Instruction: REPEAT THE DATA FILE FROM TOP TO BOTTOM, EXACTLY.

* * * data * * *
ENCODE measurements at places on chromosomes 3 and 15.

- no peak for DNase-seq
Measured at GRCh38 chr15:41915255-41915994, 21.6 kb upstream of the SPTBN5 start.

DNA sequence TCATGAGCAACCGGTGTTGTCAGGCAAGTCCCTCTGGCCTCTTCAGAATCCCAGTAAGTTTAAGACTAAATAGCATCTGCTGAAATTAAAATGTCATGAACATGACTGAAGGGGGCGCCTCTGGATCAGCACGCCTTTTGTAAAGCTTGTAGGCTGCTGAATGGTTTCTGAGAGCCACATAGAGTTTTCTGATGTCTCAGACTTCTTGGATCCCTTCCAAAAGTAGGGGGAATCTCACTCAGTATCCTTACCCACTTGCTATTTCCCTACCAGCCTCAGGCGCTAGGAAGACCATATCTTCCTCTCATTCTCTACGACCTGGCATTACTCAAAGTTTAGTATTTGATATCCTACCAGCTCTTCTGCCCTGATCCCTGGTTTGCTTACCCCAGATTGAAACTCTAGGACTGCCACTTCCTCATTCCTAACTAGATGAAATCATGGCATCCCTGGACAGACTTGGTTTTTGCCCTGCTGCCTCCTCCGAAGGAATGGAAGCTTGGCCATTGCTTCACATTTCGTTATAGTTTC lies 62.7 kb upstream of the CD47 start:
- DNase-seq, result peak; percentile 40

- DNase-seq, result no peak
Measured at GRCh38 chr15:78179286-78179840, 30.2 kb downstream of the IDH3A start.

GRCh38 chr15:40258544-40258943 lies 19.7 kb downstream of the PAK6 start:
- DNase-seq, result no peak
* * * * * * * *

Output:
ENCODE measurements at places on chromosomes 3 and 15.

- no peak for DNase-seq
Measured at GRCh38 chr15:41915255-41915994, 21.6 kb upstream of the SPTBN5 start.

DNA sequence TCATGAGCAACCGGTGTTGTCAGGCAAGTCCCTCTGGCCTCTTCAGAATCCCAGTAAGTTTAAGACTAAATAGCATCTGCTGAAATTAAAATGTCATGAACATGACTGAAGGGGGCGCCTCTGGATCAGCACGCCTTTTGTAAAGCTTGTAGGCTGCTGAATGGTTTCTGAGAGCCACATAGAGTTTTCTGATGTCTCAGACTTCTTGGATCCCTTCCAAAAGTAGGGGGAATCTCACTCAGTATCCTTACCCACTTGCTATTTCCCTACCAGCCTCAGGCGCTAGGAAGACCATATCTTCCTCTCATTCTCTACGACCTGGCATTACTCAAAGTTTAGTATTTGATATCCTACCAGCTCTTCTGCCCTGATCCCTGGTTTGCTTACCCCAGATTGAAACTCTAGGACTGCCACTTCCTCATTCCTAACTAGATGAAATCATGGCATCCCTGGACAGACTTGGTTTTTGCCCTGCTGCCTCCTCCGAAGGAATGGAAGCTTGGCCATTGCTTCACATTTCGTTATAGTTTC lies 62.7 kb upstream of the CD47 start:
- DNase-seq, result peak; percentile 40

- DNase-seq, result no peak
Measured at GRCh38 chr15:78179286-78179840, 30.2 kb downstream of the IDH3A start.

GRCh38 chr15:40258544-40258943 lies 19.7 kb downstream of the PAK6 start:
- DNase-seq, result no peak